As a theatre translator and researcher working in London, the work that I create is motivated by a desire to enable British audiences to engage with a particular voice, author, theme, perspective, or situation from another country and culture. I seek to facilitate this in multiple ways through academic scholarship, through study in the classroom, and through rehearsal and performance. My translation decisions are informed by a process of in-depth analysis in which I ask the following questions: how might a text resonate in a local context, for example, in Britain today? What are the links between source and target culture that enable a play to become mobile? How can dialogue begin on stage and then extend into the audience, sparking new conversations, in a new context?
In 2017 I completed the translation of two plays; Ready or Not (Punto y Coma) by Uruguayan dramatist, Estela Golovchenko, and Summer in December (Verano en diciembre) by Spanish dramatist, Carolina Africa Martín. In Ready or Not, a young girl is separated from both of her parents during the period of intense military repression (1973-1985) in Uruguay and then later reunited with her father, who is a political activist turned Senator. They clash over their political views, their ways of remembering the past, and their roles in the present. In Summer in December, a family of six women is faced with seemingly small everyday dilemmas of worrying about what their neighbours might think about them, whether the food in the fridge has passed its sell-by date, and the latest diet fad. However, the play goes on to address much more significant concerns about new and old relationships, unplanned pregnancies, and what should happen to an ageing relative with dementia.
The Naked Woman by Armonía Somers, translated from the Spanish by Kit Maude, Feminist Press, 2018.
What could freedom from the pressures and expectations of society mean for a woman in Uruguay in the 1950s, and what might the impact of this freedom be on others? These questions are explored by Uruguayan author, scholar, and feminist Armonía Somers in The Naked Woman. Written in 1950, this is the first of Somers’ books to be translated into English. The novel tells an energetic and enthralling story through which Somers articulates a pressing need in society for people to find ways to escape prescribed roles, express desire, and renew one’s sense of self. The narrative focuses on the experience of the female protagonist, Rebeca Linke, and sheds light on the repressive context of 1950s Uruguay when, according to scholar Maria Olivera-Williams, “middle-class social mores proved particularly suffocating to women.” Somers explores the effects of these constraints on women and creates a subversive protagonist who creatively and successfully challenges these expectations by allowing herself to release her natural instincts and understand new forms of intimacy. Whilst the female experience is the focus of the book, Somers’ carefully-crafted novel reveals the effects that living in a society in which women are repressed has on both women and men. She achieves this by depicting male violence against women and the harmful effects of a lack of freedom of choice.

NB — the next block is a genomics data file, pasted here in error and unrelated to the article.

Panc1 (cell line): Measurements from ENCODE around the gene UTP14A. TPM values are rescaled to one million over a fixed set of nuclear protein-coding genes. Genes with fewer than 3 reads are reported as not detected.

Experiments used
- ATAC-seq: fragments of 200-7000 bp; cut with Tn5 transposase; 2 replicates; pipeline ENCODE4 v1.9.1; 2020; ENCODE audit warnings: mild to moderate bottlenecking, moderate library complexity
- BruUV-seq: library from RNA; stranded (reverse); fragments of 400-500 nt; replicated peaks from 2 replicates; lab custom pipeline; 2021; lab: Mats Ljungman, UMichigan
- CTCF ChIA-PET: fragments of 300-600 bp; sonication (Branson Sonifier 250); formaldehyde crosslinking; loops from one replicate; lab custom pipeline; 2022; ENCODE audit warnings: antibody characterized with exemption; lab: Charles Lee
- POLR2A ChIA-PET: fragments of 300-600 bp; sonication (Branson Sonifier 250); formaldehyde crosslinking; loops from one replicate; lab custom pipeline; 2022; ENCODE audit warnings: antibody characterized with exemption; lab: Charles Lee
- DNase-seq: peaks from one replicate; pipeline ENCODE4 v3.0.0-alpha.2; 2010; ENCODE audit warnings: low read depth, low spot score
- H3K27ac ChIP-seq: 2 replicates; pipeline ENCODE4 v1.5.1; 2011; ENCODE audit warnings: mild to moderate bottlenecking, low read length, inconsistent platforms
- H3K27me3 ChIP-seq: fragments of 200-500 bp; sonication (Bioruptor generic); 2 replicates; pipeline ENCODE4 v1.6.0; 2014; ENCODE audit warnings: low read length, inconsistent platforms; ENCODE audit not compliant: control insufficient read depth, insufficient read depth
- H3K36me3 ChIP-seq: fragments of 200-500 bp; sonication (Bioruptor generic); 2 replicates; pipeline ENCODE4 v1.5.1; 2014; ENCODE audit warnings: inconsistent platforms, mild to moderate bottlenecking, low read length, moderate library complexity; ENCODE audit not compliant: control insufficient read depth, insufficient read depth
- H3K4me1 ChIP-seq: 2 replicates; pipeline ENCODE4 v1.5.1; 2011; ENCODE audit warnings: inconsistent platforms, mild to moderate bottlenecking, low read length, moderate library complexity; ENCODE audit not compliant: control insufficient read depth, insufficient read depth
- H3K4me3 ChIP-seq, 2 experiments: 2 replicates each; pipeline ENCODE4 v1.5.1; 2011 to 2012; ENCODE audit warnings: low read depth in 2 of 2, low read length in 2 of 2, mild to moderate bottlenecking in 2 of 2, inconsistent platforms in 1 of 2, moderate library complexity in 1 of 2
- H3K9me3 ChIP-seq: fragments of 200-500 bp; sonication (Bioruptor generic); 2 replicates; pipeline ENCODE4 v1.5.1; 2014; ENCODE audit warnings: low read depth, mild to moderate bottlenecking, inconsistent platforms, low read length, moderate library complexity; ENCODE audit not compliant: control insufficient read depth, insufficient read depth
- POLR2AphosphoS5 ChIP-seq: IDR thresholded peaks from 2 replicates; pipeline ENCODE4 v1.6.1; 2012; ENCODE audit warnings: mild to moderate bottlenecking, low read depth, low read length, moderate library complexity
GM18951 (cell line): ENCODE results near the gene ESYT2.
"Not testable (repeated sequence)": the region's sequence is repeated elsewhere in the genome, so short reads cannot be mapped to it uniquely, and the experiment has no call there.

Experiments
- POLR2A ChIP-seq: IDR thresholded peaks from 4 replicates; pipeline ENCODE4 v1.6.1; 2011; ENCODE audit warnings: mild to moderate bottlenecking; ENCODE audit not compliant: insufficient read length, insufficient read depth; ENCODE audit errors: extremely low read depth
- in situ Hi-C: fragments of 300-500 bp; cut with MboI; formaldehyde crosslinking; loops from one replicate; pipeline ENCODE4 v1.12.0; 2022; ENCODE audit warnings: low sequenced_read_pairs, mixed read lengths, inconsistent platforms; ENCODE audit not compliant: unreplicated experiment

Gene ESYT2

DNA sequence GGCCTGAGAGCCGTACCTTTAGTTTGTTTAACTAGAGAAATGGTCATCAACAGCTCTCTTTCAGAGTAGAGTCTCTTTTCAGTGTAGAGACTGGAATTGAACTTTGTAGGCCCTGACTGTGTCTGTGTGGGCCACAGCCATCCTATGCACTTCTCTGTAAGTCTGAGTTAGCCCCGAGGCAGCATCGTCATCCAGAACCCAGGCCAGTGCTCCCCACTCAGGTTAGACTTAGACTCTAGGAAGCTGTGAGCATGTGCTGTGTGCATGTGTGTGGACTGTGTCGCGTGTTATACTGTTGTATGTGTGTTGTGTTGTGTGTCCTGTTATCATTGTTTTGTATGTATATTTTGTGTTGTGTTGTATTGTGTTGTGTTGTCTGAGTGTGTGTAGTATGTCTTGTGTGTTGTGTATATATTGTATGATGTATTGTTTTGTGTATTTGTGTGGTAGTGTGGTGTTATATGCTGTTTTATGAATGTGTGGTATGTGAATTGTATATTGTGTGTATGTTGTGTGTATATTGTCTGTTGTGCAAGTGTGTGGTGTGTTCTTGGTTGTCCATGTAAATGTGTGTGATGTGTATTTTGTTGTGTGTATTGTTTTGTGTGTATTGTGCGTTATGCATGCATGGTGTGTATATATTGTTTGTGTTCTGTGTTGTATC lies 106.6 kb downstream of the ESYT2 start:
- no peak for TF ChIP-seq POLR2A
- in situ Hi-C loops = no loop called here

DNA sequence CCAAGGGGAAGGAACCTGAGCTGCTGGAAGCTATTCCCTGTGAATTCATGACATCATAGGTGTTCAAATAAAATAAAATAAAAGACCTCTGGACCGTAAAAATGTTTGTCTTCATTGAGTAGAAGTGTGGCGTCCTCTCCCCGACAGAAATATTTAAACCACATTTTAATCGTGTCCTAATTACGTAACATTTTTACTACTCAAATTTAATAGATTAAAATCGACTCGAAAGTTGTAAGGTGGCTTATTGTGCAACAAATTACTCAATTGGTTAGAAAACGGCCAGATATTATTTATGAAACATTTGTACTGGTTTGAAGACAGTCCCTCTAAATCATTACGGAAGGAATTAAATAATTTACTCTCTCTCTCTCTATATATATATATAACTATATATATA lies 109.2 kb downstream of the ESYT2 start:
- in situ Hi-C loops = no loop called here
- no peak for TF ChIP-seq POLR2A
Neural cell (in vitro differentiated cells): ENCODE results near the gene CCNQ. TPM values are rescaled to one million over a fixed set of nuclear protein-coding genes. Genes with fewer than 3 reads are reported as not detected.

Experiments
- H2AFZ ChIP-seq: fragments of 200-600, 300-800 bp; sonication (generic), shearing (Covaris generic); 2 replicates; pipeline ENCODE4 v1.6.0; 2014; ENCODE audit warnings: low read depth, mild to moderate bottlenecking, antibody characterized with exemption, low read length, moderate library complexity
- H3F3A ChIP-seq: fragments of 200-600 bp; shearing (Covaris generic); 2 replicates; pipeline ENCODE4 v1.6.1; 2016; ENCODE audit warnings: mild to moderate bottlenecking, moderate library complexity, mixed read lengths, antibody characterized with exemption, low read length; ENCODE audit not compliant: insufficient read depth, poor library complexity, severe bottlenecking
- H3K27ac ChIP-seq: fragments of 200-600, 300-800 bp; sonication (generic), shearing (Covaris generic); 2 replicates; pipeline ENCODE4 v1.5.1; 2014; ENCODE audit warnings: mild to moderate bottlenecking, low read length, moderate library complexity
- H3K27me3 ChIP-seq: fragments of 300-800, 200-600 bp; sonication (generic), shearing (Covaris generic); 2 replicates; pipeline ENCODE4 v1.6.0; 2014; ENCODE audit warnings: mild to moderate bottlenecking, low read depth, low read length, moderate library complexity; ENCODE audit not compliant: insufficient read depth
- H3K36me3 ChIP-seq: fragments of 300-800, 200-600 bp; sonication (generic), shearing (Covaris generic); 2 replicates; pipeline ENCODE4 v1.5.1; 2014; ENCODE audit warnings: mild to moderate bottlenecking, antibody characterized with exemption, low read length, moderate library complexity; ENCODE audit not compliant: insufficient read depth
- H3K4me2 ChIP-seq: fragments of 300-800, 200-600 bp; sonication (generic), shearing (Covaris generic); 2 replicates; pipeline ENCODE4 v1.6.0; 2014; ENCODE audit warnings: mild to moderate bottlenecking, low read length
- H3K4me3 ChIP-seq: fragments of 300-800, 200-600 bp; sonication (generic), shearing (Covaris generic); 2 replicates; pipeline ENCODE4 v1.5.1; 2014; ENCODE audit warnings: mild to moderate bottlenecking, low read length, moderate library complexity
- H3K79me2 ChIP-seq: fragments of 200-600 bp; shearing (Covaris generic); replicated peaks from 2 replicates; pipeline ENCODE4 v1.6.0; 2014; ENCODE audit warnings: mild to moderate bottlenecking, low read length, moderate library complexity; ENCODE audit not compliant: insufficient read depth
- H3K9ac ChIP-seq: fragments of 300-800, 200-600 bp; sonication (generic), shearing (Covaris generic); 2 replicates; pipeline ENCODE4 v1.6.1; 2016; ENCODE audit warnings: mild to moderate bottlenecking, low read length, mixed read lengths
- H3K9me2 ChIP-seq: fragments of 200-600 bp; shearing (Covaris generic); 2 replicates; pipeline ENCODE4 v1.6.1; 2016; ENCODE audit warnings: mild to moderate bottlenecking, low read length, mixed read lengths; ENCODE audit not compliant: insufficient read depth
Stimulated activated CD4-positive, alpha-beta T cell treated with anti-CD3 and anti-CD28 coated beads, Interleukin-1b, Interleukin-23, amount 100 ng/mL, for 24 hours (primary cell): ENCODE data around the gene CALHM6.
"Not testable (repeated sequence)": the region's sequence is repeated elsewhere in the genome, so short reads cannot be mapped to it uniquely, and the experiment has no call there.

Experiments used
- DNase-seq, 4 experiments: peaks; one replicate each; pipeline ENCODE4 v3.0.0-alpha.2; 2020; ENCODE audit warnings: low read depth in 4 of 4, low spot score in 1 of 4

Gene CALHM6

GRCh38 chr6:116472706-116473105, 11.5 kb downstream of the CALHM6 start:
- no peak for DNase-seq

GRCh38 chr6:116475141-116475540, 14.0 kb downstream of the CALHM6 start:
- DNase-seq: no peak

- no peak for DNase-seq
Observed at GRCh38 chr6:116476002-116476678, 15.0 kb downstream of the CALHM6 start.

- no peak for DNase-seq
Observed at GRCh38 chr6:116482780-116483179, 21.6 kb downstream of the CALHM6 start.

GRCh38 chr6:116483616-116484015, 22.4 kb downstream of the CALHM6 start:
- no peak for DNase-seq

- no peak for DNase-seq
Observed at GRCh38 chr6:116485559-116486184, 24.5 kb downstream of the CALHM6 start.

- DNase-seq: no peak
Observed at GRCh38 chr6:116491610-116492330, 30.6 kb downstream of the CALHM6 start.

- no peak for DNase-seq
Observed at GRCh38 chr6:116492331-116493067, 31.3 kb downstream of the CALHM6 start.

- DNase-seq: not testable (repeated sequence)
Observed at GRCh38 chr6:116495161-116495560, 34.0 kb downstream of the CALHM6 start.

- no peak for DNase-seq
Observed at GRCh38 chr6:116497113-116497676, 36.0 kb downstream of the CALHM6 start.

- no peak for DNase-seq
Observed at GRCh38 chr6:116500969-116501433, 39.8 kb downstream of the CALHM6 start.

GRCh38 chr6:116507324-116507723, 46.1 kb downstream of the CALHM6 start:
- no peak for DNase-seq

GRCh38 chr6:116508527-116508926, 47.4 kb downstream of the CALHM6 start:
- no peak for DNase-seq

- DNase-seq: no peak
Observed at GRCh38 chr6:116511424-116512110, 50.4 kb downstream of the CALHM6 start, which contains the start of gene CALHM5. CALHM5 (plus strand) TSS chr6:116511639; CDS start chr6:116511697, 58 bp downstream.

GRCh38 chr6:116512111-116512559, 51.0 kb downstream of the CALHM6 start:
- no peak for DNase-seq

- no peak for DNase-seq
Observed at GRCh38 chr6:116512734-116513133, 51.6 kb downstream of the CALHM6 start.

The Naked Woman begins with Rebeca Linke’s revelation of the failed hopes that she had pinned on her thirtieth birthday. This sense of disillusionment is the driving force behind her decision to abandon her everyday existence and move to the countryside: she is desperate to break the daily monotony of her life, to embrace freedom and to live in the present. She takes a train to a small cottage in a remote part of the Uruguayan countryside where she casts off her one remaining item of clothing, her coat, having abandoned everything else. As a result, her break with the past and her commitment to the here and now becomes urgent: “[s]he was beholden to the present, like water held in the palm of a hand.” When she ventures out into the night, she is immersed in a natural environment that she has never before experienced so intimately. This then extends to her own body: she discovers its uniqueness by touching it and she remarks upon changes that she had not previously noted. It is Somers’ focus on the present, the protagonist’s physical experience of each moment, and the centrality of the female body that make the book so compelling, exciting and enticing for readers today.